Visible passes of ISS from St. Louis for the week of June 25 occur during morning hours. The best passes this week occur on the mornings of June 28 and July 1. Use the table below for information about these and other visible passes this week.
Catch ISS from St. Louis starting Friday, June 25
Magnitude (Mag): The Measure of brightness for a celestial object. The lower the value is, the brighter the object will be.
Altitude (Alt): The angle of a celestial object measured upwards from the observer’s horizon.
Azimuth (Az): The direction of a celestial object, measured clockwise from an observer’s location with north being 0°, east being 90°, south being 180° and west being 270°.
For information about ISS flyovers and other visible satellites, visit www.heavens-above.com
Detailed information regarding all unmanned exploration of our universe, missions past, present, and planned, can be found at Jet Propulsion Laboratories:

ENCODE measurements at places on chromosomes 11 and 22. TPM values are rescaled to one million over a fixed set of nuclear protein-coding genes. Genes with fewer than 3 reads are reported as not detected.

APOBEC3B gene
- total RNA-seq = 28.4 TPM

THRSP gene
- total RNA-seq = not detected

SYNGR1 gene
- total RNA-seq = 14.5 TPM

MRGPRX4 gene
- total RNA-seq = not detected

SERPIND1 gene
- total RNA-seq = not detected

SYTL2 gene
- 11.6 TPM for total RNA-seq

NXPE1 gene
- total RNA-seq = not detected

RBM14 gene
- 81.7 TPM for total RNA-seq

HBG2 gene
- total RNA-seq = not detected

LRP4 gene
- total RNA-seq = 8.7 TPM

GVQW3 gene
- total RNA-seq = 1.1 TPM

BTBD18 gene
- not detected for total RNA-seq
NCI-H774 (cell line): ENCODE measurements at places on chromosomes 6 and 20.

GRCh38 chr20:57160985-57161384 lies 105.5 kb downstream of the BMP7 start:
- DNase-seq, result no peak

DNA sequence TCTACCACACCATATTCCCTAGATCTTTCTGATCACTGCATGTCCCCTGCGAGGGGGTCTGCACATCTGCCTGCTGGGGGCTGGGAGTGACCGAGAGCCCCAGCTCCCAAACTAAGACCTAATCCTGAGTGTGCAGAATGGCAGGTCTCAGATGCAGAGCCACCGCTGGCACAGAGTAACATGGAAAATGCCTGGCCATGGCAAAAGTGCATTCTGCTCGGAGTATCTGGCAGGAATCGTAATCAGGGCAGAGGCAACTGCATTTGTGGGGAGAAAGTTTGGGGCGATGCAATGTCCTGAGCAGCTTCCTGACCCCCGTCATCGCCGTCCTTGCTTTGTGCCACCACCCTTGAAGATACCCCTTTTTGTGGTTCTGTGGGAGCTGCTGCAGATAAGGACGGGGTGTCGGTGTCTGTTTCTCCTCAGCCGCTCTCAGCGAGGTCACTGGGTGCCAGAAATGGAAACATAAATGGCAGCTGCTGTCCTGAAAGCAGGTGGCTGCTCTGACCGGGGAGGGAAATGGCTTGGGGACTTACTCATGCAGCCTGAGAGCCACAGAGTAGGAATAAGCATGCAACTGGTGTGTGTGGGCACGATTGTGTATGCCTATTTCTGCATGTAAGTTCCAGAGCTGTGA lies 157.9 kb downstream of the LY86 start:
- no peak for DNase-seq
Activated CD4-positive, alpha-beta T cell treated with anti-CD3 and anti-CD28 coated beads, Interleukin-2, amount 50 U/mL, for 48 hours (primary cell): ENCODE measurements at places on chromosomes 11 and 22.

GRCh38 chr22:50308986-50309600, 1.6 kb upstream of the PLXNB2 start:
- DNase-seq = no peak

The Visible Planets
Looking West, at 9:00 pm, June 25, 2021
Credit: Stellarium, EG,
Looking Southeast, at 2:00 am, June 26, 2021
Credit: Stellarium, EG
This week, four naked eye planets are visible. Venus and Mars can be found in the west after sunset. Jupiter and Saturn can be found in the southeast after midnight.
Venus is well into another evening apparition. By 9:00 p.m., Venus will be 10° above the west-northwest horizon. As 2021 continues, we will see Venus climb higher in the western sky after sunset until October 29 when it reaches maximum eastern elongation. After this date Venus will start to head back towards the Sun as it approaches inferior conjunction on January 8, 2022.
Currently Mars appears as a 1.8-magnitude object that will be visible high in the west about 40 minutes after sunset. Mars sets by 10:34 p.m. If you watch Mars and Venus as we head into July this year, you will see the two planets are getting closer in the sky. Mars and Venus are headed towards a conjunction on July 13, 2021. Conjunction happens before we seem them that day, so it is best to look for the pair on July 12 about 30 minutes after sunset. You will see the two planets less than 1° apart.
Jupiter is now rising before midnight. Jupiter rises at 11:38 p.m. and will be easy to see in the southeast by 12:30 a.m.
Saturn has returned to our evening sky. Saturn rises at 11:11 p.m. and will be easy to spot by 12:00 a.m. looking southeast.
Night Sky Update: June 25-July 3, 2021